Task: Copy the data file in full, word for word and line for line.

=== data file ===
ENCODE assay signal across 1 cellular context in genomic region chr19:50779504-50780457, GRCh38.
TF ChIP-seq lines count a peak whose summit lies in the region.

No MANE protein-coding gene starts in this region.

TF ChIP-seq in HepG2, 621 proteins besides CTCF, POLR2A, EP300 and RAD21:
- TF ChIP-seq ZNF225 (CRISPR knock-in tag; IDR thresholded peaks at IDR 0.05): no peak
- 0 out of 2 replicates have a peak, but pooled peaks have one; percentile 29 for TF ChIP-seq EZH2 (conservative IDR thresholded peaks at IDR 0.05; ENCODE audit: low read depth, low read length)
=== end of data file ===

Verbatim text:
ENCODE assay signal across 1 cellular context in genomic region chr19:50779504-50780457, GRCh38.
TF ChIP-seq lines count a peak whose summit lies in the region.

No MANE protein-coding gene starts in this region.

TF ChIP-seq in HepG2, 621 proteins besides CTCF, POLR2A, EP300 and RAD21:
- TF ChIP-seq ZNF225 (CRISPR knock-in tag; IDR thresholded peaks at IDR 0.05): no peak
- 0 out of 2 replicates have a peak, but pooled peaks have one; percentile 29 for TF ChIP-seq EZH2 (conservative IDR thresholded peaks at IDR 0.05; ENCODE audit: low read depth, low read length)